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"Trinity" in the Ante-Nicene Fathers
By Gary F. Zeolla
I have seen many on the Internet and elsewhere claim that the doctrine of the Trinity was somehow "invented" at the Council of Nicea in 325 AD, or sometime later in the fourth century. But this claim would mean that the doctrine or even the word "Trinity" should not have existed in Christianity prior to this time.
So I decided to test this theory by doing a simple computer search on my new SAGE Digital Library. This CD ROM contains the full text of all 38 volumes of the Ante-Nicene Fathers, Nicene and Post-Nicene Fathers, along with many other Christian documents. The phrase "Ante-Nicene Fathers" refers to the Church leaders prior to the time of Nicea. It was this section that was the focus of my study.
I typed "Trinity" in the search function and set it to "Match Whole Word Only" and "Match Case." The search then goes to and highlights every occurrence of the word, one-by-one. So I counted the occurrence of "Trinity" throughout the entire set.
I counted a total of 106 occurrences. This may not sound like a large number; but it is significant. How could the doctrine have been invented in the fourth century if Church leaders in the second and third centuries were talking about it?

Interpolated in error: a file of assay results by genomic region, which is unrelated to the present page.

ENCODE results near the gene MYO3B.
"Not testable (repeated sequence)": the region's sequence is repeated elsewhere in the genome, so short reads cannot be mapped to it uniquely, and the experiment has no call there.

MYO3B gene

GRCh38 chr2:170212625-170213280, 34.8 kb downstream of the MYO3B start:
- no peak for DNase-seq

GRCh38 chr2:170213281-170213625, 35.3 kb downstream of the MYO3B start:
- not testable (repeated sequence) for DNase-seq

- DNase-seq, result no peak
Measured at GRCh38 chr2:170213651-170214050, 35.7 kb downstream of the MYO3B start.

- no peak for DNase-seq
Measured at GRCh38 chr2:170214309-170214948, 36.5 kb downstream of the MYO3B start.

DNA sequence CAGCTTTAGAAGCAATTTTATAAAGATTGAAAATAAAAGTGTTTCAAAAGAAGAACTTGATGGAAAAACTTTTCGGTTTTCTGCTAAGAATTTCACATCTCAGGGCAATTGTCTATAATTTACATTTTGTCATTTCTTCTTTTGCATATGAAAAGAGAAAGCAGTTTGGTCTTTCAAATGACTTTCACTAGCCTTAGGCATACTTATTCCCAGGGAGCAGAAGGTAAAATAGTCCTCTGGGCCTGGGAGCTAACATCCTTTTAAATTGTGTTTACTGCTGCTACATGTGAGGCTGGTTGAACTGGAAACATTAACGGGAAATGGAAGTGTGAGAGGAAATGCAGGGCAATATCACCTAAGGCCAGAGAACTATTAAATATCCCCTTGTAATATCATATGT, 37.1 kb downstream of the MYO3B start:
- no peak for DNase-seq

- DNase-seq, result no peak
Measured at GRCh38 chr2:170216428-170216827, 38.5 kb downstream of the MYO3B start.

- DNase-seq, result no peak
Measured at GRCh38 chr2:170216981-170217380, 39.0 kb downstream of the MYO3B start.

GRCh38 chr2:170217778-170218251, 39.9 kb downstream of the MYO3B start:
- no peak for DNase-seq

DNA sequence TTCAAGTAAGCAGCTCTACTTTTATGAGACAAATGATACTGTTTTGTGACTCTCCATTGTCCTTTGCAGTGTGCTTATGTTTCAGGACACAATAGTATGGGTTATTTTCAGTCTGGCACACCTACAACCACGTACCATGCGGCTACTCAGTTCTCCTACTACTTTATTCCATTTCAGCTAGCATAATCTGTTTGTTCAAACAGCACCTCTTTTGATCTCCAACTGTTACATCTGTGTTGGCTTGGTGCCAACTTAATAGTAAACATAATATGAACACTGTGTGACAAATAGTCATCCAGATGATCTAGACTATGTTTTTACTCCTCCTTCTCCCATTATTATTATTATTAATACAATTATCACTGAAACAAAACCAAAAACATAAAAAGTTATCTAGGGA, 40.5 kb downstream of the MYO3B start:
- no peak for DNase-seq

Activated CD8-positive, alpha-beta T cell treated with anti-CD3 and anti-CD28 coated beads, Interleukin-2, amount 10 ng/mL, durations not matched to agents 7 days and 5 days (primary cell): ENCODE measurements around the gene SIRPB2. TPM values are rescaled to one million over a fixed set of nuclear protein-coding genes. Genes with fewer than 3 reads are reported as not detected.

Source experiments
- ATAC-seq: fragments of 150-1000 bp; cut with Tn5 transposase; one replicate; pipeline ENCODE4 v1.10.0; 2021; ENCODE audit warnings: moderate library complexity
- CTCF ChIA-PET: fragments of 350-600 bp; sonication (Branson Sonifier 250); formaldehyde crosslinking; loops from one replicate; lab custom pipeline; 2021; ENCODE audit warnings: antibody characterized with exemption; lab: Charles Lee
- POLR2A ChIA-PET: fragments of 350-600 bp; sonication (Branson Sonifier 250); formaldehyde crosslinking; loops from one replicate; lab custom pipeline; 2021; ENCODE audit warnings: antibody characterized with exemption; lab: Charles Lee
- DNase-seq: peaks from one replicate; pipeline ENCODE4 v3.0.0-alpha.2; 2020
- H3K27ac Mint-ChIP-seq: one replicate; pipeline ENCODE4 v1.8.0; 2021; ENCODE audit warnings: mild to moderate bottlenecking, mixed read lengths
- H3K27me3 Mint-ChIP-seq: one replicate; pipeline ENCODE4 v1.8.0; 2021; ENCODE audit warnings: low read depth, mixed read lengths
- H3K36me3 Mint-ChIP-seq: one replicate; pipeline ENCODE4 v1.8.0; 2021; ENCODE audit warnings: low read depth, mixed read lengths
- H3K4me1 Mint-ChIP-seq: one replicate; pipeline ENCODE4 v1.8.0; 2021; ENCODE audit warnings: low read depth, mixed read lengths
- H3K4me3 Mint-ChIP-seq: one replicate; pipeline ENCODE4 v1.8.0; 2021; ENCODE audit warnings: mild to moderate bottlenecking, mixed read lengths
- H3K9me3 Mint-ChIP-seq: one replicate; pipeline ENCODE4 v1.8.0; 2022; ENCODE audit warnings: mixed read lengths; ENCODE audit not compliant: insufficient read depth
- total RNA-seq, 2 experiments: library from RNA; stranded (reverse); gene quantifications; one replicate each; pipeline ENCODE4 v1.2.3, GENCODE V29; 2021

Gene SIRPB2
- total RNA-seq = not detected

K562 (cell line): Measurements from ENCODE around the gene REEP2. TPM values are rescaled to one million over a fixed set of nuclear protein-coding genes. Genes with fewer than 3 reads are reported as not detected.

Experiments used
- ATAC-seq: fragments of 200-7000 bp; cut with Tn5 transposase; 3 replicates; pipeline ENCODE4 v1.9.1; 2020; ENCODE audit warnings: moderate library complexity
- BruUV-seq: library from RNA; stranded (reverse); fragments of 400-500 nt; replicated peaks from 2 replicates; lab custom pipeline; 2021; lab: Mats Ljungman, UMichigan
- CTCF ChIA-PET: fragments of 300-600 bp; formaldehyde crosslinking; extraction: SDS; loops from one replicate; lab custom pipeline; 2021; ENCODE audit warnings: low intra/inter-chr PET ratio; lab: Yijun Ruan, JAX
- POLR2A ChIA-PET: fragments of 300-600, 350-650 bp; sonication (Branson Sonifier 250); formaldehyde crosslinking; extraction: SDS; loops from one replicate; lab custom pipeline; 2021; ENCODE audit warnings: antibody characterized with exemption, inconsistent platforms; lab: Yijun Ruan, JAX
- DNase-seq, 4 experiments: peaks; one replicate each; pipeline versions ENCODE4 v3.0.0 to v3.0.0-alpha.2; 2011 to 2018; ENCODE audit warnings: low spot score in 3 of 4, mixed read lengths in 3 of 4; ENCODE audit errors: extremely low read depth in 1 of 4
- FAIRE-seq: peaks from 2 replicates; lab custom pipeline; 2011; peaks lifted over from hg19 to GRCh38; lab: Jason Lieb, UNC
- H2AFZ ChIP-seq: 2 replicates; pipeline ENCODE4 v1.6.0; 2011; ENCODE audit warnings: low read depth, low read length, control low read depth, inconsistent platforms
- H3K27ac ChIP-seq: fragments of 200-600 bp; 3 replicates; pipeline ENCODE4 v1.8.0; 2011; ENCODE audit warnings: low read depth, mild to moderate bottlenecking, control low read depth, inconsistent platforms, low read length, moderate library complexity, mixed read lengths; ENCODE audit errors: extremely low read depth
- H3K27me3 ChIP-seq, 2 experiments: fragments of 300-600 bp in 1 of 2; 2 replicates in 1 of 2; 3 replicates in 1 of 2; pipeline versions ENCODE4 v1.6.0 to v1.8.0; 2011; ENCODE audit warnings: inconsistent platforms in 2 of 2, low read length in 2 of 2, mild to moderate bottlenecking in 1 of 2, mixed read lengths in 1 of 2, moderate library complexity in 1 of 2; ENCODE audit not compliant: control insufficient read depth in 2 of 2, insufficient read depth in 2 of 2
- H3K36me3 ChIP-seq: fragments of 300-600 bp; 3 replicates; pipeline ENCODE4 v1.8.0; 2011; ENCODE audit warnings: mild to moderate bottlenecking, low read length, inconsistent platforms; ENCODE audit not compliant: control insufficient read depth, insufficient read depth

And they were not just talking about the Trinity. In many cases they were explaining and defending the doctrine. At other times they were simply referring to the Trinity in a matter of fact way, as if they knew their readers would know what they were talking about without having to explain it.
Moreover, sometimes the term was expanded with some interesting adjectives. Some phrases I noticed through the search were: "Holy Trinity" - "blessed Trinity" - "perfect Trinity" - "Eternal Trinity" - "sacred Trinity" and "most divine Trinity." In writings shortly before Nicea were the phrases: "holy and consubstantial Trinity" and "consubstantial and indivisible Trinity." All these statements make it appear that the Church Fathers agreed with the doctrine!
Furthermore, there are other ways of expressing the idea that God is three-in-one than just with the term "Trinity." So my simple search probably missed places where writers were discussing the doctrine but without actually using the term. So I glanced through some of the documents.
I noticed God being said to be: Three-in-One, one Deity in three Persons, three Persons in one substance, and the like. Tertullian (c.160-220 AD), even devoted an entire book to defending the Trinity (Against Praxeas). And note, Tertullian lived over a hundred years prior to Nicea.
Now, none of this means the doctrine of the Trinity is necessarily true and Biblical. But it does show that the idea of God being three-in-one, and the use of the word "Trinity" most definitely existed long before Nicea.
So why do I constantly see people claiming the Trinity was "invented" at Nicea or even later? The only explanation I can think of is that such people have never actually read the writings of the Church Fathers for themselves. But with copies of writings the Church Fathers being available in so many forms, this is inexcusable.